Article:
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Safety Tip: Don’t Smoke? Smoking Fires Can Still Impact You
Don’t smoke? Fires caused by smoking materials can still impact you, especially if you live in multi-family dwellings like apartments, condos, townhomes, or mobile homes in close proximity to your neighbor. Many of the fires caused by smoking materials this year (2018) not only threatened the life of the smoker and their family, but the lives and property of neighbors living next to them, including:
- January 26: a woman smoking while on medical oxygen caught her apartment on fire in the 500 block of N. Pines Road
- March 14: a man smoking caught his apartment on fire when his cigarette ignited paper in the 9400 block of E. Montgomery Avenue
- April 20: cigarettes improperly discarded on a deck caused a house fire in the 1100 block of N. Girard Road
- July 29: cigarettes improperly discarded on a deck caused a house fire that completely destroyed a single-family home 1300 block of South Wright Drive in Liberty Lake, as well as threatening several nearby homes
- August 19: an improperly discarded cigarette caused a 2-alarm fire at the 69-unit Central Park Condominiums in the 6000 block of East 6th Avenue. The fire claimed the life of the man who lived in the unit where the fire started. The fire also displaced families from the 15 adjacent condo units and caused significant fire damage to the property.
These fires were tragic for the individuals involved, all the more so because they were caused by human error and completely preventable.
If you do smoke, commit to becoming a “fire-safe smoker”. Follow these tips to prevent causing a fire:
- Smoke outside. The most significant change you can make today to make your home safer is to always smoke outside. Many items in your home are flammable and can catch on fire if they come in contact with something hot, like matches, cigarette butts, ashes and joints.
- Never smoke where you sleep. Mattresses, bedding, couches, and lounge chairs can catch fire easily. Do not smoke in bed or in other places where you typically sleep or take naps.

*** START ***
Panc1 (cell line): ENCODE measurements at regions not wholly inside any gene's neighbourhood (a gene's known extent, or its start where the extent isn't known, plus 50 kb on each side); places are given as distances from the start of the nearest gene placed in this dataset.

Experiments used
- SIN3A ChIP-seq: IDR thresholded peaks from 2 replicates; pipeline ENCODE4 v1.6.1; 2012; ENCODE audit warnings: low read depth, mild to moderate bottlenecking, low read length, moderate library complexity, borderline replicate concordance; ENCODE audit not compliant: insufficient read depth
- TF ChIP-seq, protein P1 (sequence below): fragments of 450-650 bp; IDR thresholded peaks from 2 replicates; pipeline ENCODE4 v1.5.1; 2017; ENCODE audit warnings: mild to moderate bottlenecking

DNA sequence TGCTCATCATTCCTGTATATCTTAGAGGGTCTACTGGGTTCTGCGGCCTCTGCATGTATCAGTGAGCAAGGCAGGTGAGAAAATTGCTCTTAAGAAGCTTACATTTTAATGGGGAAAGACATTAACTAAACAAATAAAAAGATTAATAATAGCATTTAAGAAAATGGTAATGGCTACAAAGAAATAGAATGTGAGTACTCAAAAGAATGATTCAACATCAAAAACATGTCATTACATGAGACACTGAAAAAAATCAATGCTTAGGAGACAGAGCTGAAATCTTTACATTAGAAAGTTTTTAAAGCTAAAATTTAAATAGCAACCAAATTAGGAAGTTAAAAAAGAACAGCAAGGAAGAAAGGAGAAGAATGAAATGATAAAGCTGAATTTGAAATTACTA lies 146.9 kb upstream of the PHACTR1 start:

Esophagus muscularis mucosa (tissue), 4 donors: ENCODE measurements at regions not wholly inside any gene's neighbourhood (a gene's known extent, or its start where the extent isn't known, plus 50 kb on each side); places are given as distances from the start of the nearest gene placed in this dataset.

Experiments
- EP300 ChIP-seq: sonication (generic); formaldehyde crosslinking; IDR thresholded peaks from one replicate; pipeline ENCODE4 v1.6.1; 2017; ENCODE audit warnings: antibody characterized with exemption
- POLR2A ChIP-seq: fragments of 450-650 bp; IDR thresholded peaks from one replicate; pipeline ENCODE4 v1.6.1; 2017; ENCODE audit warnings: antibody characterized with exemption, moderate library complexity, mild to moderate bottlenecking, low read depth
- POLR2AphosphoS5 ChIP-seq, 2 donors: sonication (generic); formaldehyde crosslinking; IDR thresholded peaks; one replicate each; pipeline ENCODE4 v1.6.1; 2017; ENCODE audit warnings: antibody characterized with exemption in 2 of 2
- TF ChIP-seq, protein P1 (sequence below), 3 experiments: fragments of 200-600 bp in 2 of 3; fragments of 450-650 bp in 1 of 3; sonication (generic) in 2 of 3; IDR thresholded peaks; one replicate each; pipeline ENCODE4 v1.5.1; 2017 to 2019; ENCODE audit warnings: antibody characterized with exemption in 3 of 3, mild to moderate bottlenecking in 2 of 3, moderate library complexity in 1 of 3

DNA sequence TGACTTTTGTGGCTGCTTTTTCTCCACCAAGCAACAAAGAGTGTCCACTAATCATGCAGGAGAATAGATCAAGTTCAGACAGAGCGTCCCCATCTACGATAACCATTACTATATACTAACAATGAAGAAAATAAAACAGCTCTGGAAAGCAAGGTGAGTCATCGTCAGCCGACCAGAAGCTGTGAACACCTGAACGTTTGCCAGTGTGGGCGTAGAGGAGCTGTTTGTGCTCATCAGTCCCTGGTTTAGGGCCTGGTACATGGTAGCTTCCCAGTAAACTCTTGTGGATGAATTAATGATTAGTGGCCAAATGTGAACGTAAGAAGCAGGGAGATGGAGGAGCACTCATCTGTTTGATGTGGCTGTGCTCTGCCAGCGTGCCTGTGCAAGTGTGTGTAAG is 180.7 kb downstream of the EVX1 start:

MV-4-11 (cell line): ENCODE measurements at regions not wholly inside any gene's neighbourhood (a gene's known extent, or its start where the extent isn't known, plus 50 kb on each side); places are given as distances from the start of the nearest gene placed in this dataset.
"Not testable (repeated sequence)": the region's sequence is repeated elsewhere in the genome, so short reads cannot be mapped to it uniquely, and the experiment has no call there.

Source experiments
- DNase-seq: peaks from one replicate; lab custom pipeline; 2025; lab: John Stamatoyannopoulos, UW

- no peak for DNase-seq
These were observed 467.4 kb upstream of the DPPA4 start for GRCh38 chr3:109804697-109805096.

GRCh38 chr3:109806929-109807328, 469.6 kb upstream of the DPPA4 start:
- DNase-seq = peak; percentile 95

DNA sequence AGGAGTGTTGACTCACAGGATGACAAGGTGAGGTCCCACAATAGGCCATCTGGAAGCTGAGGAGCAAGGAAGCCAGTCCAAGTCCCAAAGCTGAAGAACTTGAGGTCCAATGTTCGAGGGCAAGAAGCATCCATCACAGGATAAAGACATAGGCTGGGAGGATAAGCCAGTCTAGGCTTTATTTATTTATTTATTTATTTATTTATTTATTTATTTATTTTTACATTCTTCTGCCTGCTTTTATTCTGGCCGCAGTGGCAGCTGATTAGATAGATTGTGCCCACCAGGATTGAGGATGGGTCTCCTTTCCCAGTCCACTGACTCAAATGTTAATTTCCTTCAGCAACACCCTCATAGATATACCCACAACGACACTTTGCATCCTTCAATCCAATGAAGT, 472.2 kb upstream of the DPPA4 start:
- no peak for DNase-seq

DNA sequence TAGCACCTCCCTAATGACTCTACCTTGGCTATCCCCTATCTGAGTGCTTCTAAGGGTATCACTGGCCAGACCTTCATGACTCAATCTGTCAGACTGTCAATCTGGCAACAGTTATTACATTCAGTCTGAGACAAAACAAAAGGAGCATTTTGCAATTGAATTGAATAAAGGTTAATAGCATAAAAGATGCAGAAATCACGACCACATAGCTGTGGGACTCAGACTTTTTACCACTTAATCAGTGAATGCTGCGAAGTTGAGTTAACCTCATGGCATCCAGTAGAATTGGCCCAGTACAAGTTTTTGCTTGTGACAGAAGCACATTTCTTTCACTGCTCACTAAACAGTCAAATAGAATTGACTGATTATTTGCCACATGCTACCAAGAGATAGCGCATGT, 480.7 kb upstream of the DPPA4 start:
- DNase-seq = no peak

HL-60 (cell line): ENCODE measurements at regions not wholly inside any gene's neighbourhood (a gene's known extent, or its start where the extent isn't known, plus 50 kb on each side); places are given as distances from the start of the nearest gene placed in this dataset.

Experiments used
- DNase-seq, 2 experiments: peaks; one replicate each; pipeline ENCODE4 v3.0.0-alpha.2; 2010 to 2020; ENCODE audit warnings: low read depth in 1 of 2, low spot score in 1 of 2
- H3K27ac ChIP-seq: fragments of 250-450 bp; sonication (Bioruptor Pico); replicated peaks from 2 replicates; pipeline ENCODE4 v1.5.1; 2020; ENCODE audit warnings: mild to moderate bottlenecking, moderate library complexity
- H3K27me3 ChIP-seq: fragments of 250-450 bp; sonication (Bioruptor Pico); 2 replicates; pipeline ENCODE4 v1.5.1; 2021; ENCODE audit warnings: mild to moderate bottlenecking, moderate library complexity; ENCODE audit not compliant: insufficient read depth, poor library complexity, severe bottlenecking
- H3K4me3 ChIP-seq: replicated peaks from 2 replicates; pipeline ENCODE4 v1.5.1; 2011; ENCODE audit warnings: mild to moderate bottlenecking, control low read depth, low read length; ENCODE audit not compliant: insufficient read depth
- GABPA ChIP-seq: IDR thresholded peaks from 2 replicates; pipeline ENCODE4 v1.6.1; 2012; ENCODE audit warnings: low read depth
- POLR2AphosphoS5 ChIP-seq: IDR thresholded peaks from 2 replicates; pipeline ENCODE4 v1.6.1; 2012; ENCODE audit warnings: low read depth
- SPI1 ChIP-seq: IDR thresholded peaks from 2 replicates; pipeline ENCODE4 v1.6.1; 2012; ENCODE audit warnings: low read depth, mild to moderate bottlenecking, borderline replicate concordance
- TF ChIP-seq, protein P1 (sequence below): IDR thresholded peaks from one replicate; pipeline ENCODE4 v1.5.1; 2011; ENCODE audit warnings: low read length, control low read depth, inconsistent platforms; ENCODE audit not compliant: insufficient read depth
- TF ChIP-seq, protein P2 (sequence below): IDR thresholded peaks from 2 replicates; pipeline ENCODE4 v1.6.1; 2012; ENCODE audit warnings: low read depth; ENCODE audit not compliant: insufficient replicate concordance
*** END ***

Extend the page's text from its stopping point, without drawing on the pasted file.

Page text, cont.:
- Extinguish smoking materials in an ashtray or a bucket with sand. Make sure to use sturdy metal, ceramic, or glass ashtrays that won’t tip over.
- Potting soil is highly flammable!
- Put smoking materials out; all the way out, every time. Don’t walk away from lit smoking materials. Put water on the ashes and butts to make sure that they are really out before you put them in the trash.
- Never smoke around medical oxygen. Medical oxygen can explode if a flame or spark is near. Even if the oxygen is turned off, it can still catch fire. The use of medical oxygen creates a super-oxygenated environment; the air, carpet, fabric in the home, as well as the clothing, hair, and skin of the person using medical oxygen become saturated with oxygen, making everything more flammable.
Change occurs when knowledge meets action. You are a key component to reducing the number of fire incidents experienced in our community due to improperly discarded smoking materials. The Spokane Valley Fire Department encourages you to share this important fire safety information with your family, friends, and neighbors – especially if they smoke. As always, make sure that your home has working smoke alarms that are less than 10 years old, make a fire escape plan, and practice it. You could save a life.